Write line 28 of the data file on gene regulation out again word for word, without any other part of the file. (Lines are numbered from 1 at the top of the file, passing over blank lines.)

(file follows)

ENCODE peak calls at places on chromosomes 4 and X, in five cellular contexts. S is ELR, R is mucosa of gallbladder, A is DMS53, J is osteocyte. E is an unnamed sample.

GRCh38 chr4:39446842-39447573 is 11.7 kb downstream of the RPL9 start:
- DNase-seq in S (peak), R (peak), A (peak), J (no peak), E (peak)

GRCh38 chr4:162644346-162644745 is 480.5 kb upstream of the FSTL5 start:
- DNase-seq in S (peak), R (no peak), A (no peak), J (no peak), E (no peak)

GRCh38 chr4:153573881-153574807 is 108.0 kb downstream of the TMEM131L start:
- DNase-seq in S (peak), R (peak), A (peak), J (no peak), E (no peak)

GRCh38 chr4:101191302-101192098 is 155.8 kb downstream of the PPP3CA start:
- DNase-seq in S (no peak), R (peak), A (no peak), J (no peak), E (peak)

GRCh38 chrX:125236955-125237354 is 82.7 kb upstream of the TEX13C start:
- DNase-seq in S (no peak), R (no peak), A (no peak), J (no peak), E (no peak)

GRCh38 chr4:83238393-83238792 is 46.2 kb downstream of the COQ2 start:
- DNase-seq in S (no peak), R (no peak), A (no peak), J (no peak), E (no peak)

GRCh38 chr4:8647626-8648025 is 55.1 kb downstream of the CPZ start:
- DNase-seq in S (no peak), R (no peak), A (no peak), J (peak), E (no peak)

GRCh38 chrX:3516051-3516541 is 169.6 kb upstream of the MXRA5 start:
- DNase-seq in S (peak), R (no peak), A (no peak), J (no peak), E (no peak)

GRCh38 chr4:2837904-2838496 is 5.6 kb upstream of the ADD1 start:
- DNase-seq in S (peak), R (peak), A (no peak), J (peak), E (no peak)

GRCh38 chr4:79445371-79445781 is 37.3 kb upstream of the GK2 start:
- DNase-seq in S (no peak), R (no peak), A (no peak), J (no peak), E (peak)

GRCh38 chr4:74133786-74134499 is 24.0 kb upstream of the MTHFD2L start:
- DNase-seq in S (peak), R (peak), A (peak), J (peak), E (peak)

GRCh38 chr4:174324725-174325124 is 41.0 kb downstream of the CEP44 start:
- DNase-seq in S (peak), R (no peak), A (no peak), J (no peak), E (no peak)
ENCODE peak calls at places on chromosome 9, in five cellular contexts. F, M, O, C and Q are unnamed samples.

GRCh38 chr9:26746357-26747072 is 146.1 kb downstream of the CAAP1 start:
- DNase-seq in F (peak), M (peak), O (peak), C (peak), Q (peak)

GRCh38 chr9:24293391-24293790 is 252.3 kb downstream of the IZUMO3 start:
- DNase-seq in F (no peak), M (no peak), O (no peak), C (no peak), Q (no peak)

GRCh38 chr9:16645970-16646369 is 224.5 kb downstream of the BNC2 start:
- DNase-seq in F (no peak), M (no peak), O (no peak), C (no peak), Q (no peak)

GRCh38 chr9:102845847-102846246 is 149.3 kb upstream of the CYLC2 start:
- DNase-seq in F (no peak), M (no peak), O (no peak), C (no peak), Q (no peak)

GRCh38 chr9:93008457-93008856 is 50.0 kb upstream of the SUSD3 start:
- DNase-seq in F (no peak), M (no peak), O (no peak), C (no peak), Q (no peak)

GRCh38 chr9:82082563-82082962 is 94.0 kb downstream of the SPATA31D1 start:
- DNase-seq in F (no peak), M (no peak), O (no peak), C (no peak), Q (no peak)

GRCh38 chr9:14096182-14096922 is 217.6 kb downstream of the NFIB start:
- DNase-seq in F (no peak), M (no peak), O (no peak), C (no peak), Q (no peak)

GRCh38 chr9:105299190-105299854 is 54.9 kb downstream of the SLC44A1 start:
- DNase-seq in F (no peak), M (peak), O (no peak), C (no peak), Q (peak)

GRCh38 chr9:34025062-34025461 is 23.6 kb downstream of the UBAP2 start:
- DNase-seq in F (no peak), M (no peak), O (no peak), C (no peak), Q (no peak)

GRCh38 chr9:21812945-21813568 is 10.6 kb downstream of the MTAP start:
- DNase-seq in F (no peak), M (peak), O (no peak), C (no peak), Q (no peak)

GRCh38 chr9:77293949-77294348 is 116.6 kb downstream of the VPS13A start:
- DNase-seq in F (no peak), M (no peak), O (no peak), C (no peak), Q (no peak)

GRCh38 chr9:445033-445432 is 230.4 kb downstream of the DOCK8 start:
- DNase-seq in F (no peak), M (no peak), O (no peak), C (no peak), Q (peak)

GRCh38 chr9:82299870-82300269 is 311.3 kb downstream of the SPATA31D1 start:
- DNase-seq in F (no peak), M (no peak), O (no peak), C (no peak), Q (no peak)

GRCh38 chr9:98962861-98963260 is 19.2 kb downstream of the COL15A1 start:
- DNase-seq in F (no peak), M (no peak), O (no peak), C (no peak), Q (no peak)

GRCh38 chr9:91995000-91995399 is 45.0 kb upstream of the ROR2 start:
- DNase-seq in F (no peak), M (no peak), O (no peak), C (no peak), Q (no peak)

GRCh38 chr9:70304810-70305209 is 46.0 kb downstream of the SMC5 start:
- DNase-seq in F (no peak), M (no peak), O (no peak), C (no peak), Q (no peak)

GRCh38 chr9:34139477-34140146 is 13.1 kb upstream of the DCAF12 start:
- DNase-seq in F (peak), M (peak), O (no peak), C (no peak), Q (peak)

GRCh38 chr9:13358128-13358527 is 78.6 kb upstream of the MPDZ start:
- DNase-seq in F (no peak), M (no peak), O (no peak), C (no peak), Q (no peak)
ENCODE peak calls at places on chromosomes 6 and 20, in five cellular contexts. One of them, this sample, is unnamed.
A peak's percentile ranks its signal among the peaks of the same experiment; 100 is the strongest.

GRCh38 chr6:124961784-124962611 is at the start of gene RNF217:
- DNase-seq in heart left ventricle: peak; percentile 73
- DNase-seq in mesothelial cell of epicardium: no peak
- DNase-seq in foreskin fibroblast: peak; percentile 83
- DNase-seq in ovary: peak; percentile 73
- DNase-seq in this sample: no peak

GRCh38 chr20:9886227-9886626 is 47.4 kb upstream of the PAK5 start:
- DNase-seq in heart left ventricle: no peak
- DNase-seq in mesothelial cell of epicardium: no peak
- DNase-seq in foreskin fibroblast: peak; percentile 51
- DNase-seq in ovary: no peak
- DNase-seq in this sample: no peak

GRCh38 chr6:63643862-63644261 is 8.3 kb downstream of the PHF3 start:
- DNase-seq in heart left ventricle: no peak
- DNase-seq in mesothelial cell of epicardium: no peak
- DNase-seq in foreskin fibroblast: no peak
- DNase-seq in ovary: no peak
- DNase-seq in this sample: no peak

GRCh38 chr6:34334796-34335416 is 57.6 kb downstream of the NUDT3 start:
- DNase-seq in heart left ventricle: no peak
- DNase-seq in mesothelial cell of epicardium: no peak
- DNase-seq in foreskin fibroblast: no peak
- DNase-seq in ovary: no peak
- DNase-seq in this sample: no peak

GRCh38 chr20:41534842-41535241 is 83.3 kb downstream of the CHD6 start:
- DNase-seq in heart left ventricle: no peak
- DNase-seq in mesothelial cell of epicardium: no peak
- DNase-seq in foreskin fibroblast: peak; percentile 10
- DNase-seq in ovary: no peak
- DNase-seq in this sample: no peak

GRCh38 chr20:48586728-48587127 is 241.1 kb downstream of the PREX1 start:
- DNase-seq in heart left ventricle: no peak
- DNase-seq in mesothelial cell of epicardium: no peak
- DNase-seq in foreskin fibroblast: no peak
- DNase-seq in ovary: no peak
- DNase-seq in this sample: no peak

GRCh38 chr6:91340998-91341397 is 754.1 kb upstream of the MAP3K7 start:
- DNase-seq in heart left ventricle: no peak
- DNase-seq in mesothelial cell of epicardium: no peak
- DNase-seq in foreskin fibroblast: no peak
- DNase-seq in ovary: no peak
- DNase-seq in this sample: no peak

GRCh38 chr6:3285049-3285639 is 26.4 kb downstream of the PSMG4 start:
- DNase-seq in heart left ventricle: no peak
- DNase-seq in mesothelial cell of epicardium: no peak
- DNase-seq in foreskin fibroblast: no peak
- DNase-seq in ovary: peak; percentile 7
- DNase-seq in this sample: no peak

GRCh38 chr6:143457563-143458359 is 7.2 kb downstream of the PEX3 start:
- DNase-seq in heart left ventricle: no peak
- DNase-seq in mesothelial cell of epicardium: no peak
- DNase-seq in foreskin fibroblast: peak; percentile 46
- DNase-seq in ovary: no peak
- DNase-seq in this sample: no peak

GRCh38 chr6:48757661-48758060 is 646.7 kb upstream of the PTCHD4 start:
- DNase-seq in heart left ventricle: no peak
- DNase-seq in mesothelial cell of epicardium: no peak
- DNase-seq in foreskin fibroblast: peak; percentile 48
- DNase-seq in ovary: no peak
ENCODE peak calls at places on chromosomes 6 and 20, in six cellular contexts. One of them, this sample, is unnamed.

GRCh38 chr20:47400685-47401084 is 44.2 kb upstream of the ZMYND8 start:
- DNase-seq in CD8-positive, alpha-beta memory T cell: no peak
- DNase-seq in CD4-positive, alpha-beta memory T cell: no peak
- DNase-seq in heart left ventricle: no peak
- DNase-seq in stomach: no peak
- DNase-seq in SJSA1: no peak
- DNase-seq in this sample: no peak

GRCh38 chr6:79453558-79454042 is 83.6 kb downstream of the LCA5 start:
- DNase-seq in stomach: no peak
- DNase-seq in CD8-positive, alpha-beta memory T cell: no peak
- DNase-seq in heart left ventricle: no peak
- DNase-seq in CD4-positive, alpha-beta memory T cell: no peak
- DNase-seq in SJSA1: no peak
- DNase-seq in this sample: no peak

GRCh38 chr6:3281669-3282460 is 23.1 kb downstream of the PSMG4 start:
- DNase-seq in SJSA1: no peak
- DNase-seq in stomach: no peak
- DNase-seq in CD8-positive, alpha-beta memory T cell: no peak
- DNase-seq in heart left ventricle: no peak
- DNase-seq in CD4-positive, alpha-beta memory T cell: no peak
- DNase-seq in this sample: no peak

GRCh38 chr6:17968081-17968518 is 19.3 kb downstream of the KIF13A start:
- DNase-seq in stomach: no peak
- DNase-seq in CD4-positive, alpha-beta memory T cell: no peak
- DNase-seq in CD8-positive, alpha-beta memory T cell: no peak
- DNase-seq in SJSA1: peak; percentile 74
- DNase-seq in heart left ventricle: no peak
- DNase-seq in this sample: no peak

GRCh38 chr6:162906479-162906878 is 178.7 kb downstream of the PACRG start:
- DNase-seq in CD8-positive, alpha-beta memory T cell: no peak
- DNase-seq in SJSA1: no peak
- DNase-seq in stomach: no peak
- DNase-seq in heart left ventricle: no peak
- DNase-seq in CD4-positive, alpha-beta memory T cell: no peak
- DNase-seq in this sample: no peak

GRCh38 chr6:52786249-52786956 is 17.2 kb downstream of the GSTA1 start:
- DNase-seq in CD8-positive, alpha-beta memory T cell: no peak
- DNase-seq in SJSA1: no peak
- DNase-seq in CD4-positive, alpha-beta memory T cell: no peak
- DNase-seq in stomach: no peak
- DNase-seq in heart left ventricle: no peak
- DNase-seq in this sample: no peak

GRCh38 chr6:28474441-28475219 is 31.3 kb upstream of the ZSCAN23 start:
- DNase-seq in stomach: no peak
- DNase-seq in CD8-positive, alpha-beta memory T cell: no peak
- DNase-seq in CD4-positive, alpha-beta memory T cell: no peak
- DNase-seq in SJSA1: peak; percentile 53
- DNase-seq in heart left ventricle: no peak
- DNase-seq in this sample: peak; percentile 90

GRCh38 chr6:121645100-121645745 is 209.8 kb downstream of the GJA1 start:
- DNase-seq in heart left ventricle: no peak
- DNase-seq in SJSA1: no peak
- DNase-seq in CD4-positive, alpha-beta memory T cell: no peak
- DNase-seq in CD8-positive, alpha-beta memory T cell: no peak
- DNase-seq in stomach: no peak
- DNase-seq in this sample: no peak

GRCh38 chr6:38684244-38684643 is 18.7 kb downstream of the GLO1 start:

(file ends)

- DNase-seq in F (peak), M (peak), O (peak), C (peak), Q (peak)